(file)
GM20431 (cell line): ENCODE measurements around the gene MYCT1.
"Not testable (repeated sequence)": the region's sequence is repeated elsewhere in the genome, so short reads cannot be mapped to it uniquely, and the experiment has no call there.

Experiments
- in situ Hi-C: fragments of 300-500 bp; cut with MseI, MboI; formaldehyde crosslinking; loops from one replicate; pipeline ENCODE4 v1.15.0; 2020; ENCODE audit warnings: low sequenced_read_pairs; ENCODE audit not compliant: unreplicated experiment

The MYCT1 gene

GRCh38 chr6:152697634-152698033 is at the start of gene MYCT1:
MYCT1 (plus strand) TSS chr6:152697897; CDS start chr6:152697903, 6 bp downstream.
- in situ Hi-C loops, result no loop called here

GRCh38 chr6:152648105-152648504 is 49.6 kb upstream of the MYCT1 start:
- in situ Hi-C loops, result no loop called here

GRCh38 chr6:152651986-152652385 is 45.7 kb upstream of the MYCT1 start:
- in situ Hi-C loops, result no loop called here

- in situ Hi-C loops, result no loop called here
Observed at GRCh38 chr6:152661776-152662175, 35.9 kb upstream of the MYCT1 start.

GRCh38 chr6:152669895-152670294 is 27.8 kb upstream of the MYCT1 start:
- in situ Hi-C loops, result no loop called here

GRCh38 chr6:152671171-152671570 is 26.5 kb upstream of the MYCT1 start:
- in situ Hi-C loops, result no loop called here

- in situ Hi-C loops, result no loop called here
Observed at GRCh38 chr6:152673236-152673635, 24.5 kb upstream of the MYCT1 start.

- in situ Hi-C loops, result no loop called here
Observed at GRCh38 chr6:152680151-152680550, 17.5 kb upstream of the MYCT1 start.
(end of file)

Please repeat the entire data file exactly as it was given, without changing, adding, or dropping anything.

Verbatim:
GM20431 (cell line): ENCODE measurements around the gene MYCT1.
"Not testable (repeated sequence)": the region's sequence is repeated elsewhere in the genome, so short reads cannot be mapped to it uniquely, and the experiment has no call there.

Experiments
- in situ Hi-C: fragments of 300-500 bp; cut with MseI, MboI; formaldehyde crosslinking; loops from one replicate; pipeline ENCODE4 v1.15.0; 2020; ENCODE audit warnings: low sequenced_read_pairs; ENCODE audit not compliant: unreplicated experiment

The MYCT1 gene

GRCh38 chr6:152697634-152698033 is at the start of gene MYCT1:
MYCT1 (plus strand) TSS chr6:152697897; CDS start chr6:152697903, 6 bp downstream.
- in situ Hi-C loops, result no loop called here

GRCh38 chr6:152648105-152648504 is 49.6 kb upstream of the MYCT1 start:
- in situ Hi-C loops, result no loop called here

GRCh38 chr6:152651986-152652385 is 45.7 kb upstream of the MYCT1 start:
- in situ Hi-C loops, result no loop called here

- in situ Hi-C loops, result no loop called here
Observed at GRCh38 chr6:152661776-152662175, 35.9 kb upstream of the MYCT1 start.

GRCh38 chr6:152669895-152670294 is 27.8 kb upstream of the MYCT1 start:
- in situ Hi-C loops, result no loop called here

GRCh38 chr6:152671171-152671570 is 26.5 kb upstream of the MYCT1 start:
- in situ Hi-C loops, result no loop called here

- in situ Hi-C loops, result no loop called here
Observed at GRCh38 chr6:152673236-152673635, 24.5 kb upstream of the MYCT1 start.

- in situ Hi-C loops, result no loop called here
Observed at GRCh38 chr6:152680151-152680550, 17.5 kb upstream of the MYCT1 start.